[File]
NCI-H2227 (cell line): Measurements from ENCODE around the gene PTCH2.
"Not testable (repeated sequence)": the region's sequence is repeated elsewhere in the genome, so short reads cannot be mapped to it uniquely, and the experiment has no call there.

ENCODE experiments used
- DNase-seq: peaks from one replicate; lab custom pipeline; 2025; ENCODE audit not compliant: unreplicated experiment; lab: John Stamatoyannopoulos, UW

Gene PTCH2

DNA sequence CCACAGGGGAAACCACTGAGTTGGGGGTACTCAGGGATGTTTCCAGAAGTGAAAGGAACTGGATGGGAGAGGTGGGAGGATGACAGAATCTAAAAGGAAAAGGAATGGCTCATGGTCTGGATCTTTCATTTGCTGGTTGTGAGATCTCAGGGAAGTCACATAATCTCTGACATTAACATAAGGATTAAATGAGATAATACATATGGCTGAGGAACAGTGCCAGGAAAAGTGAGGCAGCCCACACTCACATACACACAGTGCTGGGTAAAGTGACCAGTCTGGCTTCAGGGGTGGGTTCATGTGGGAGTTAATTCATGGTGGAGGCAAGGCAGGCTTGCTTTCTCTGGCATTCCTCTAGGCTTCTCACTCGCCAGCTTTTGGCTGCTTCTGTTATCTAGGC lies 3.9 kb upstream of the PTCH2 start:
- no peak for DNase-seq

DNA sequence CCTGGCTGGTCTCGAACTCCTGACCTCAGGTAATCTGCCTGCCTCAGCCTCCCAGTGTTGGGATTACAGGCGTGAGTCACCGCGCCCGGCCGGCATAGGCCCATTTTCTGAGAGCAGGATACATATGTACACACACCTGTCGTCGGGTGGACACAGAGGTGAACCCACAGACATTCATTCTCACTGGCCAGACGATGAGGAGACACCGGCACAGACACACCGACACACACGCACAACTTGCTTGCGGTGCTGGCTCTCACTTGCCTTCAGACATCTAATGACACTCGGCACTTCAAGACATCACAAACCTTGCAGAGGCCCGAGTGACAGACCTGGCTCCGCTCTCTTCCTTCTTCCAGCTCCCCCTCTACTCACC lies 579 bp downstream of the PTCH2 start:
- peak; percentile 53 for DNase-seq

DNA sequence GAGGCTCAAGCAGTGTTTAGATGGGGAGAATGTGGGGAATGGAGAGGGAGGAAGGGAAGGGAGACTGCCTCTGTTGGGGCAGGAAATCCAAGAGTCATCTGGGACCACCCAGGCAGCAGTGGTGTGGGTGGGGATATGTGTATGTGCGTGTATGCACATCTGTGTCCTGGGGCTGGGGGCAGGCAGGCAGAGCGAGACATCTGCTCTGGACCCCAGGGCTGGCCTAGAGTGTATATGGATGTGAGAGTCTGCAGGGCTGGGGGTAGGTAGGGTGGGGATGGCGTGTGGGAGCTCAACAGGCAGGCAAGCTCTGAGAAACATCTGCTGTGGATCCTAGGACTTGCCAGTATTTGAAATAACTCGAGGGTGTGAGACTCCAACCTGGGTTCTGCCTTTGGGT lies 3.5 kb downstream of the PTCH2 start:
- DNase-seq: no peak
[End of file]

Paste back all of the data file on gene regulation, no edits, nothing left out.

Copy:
NCI-H2227 (cell line): Measurements from ENCODE around the gene PTCH2.
"Not testable (repeated sequence)": the region's sequence is repeated elsewhere in the genome, so short reads cannot be mapped to it uniquely, and the experiment has no call there.

ENCODE experiments used
- DNase-seq: peaks from one replicate; lab custom pipeline; 2025; ENCODE audit not compliant: unreplicated experiment; lab: John Stamatoyannopoulos, UW

Gene PTCH2

DNA sequence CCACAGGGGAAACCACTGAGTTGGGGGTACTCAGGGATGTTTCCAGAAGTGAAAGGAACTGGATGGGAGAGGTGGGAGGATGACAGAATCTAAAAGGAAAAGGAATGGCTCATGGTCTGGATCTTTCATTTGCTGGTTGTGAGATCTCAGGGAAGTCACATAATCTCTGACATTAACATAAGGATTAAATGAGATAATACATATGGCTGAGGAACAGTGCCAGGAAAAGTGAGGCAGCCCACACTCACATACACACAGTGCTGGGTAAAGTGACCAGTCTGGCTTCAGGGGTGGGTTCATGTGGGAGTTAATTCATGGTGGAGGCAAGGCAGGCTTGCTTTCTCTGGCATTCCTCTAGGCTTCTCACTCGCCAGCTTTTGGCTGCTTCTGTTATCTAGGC lies 3.9 kb upstream of the PTCH2 start:
- no peak for DNase-seq

DNA sequence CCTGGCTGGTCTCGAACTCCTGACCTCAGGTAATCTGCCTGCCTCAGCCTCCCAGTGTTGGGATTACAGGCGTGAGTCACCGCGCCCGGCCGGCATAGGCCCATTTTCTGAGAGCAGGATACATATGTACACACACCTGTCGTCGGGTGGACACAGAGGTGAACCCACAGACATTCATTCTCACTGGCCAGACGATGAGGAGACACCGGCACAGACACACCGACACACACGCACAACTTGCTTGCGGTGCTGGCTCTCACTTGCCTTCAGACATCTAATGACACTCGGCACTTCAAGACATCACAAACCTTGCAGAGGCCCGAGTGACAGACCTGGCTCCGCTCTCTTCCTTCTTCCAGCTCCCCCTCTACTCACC lies 579 bp downstream of the PTCH2 start:
- peak; percentile 53 for DNase-seq

DNA sequence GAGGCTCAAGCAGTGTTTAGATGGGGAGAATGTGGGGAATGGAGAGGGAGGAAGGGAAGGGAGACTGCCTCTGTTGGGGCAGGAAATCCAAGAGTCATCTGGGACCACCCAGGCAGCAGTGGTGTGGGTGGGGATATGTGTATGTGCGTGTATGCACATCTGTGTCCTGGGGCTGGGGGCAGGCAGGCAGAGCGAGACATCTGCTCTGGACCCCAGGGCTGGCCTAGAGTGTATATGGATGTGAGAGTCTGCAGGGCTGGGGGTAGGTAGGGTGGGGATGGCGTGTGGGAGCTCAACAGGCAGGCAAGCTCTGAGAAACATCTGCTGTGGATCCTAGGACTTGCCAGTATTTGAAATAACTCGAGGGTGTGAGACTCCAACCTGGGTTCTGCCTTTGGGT lies 3.5 kb downstream of the PTCH2 start:
- DNase-seq: no peak